Remember Sally Rooney’s dazzling, multi-prize-winning novel Normal People? The BBC and Hulu just released a TV-series based on the book and rave reviews are flooding in. You can find our review here. Watch the series or read the book or even both. Just don’t miss this gem of a love story! Here’s the trailer.
Getting a perspective sometimes make things feel better. These great books should do the job.
The Grapes of Wrath by John Steinbeck. The ultimate ‘hard times’ book, written during the Great Depression. Classic Steinbeck with unforgettable characters.
Angela’s Ashes by Frank McCourt. Remember this one? A heart-wrenching but also very funny memoir by the Irish-American author who grew up in extreme poverty in Limerick, Ireland.
Blood River – A journey into Africa’s Broken Heart by Tim Butcher. A gripping non-fiction story of a journalist’s journey through Congo, one of the most dangerous countries on earth.
Pachinko by Min Jin Lee. Set in Korea during the Japanese occupation, this family epic vividly describes the one-bowl-of-rice-a-day-existence.
The Five – the Untold Lives of the Women Killed by Jack the Ripper by Hallie Rubenhold. Being a poor, divorced or single woman in Victorian times is the last thing you’d ever want to be after reading this superbly researched Baille-Gifford prize winning non-fiction book.
…and, of course, ANYTHING Charles Dickens.
Just what we need right now. A curated selection of books by smart women in the know, the judging panel of the Women’s Prize for Fiction 2020. There’s a one time winner of the Booker Prize (Bernadine Evaristo) and a two-time (possibly a third?) winner of the Booker Prize (Hilary Mantel). There’s the wonderful Jenny Offill whose books (Weather and Dept. of Speculation) we love. And then there’s our recent favourite, Hamnet by Maggie O’Farrell. Good choices judging panel!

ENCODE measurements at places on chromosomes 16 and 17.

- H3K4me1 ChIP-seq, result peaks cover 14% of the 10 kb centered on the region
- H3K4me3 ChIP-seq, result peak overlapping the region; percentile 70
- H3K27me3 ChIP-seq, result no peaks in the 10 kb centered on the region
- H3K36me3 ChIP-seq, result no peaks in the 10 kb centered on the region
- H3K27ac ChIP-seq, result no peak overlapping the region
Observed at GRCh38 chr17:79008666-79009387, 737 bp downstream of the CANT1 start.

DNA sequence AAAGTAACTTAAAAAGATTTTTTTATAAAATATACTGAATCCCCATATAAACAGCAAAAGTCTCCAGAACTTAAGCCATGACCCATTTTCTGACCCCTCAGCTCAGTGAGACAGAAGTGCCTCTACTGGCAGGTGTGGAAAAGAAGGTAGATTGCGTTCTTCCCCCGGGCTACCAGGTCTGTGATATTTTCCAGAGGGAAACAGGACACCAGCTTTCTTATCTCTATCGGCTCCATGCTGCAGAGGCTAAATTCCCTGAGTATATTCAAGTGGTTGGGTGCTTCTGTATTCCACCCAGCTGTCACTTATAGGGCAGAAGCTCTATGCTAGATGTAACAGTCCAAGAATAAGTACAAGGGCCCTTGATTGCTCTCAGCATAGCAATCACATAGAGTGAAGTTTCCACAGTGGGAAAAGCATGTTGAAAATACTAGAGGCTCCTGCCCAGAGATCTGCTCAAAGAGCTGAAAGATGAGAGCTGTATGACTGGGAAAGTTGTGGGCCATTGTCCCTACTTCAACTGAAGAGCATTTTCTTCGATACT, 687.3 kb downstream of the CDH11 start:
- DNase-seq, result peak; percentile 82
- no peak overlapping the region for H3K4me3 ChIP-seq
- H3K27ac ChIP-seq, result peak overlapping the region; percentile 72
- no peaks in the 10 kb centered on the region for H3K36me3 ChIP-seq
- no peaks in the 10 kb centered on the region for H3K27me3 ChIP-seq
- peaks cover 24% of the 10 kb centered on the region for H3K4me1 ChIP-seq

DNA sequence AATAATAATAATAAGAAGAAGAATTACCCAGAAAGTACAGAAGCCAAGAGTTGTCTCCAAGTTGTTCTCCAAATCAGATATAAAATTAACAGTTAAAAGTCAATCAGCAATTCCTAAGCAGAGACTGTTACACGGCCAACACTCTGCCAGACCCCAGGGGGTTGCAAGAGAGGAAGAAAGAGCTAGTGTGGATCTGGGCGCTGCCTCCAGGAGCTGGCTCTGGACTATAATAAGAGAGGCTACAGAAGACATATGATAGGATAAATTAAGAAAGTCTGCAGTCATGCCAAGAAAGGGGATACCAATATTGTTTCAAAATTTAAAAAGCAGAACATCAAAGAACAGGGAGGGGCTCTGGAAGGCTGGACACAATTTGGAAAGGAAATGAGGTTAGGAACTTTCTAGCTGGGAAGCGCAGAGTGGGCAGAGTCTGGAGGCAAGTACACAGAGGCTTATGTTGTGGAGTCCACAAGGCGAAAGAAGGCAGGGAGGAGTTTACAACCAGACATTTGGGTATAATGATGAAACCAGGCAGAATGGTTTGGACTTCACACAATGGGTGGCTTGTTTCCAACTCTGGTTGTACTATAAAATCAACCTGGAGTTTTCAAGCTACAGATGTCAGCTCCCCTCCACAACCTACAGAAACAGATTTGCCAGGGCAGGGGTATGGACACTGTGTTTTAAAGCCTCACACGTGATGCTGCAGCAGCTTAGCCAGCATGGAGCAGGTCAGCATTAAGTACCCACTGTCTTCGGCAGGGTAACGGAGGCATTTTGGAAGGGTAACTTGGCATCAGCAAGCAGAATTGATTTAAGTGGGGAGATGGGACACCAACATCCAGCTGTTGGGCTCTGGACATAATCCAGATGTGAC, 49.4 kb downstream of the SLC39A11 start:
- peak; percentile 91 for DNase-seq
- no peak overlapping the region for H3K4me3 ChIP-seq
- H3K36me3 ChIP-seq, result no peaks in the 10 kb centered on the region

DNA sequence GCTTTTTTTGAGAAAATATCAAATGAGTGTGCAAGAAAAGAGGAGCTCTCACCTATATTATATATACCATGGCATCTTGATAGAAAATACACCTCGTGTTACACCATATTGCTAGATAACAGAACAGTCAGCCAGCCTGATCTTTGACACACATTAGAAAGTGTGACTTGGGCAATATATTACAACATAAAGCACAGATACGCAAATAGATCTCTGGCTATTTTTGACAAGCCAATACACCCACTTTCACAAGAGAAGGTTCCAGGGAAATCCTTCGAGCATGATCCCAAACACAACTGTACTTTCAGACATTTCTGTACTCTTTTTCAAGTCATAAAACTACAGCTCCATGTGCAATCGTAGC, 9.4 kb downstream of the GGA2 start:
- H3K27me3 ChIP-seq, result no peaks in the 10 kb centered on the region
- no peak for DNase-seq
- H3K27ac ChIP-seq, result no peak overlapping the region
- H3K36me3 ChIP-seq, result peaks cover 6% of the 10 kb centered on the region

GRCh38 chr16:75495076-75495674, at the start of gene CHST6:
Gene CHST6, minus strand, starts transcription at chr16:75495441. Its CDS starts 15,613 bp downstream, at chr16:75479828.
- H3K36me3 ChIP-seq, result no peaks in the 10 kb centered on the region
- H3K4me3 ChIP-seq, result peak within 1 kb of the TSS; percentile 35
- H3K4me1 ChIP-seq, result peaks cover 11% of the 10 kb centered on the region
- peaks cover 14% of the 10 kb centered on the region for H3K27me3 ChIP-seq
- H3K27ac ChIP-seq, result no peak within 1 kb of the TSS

More than ever, this is the time to be there for your local bookshop. However tempting it might be to just click the buy button on Amazon, please think twice. Can you imagine emerging from your house in a few weeks/months time only to find it gone? You can make a difference right now by buying online from them. Here’s a photo of one of mine – Daunt on Holland Park Avenue in London (email@example.com). Get in touch with yours and see if they take online orders. Here’s a local bookshop finder if you don’t have a favourite yet LocalBookShops.co.uk
We thought a list of utterly addictive, read-while-you’re-brushing-teeth, stay-up-all-night books might be called for at this point. Here are our top ten:
Fingersmith by Sarah Waters
North Water by Ian McGuire
Rebecca by Daphne de Maurier
The Mermaid and Mrs Hancock by Imogen Hermes Gowar
The Porpoise by Mark Haddon
The Seven Deaths of Evelyn Hardcastle by Stuart Turton
And then There Were None by Agatha Christie
Alias Grace by Margaret Atwood
The Shardlake Series by CJ Samson
The Poisonwood Bible by Barbara Kingsolver
Personally, I’m a bit of an escapist, but for those of you who feel like reading about it here are some of the best books featuring plagues. From Daniel Defoe’s memoir from the 1665 bubonic plague to Stephen King’s The Stand where no less the 99% (!) of the population dies there should be something for every brave reader here.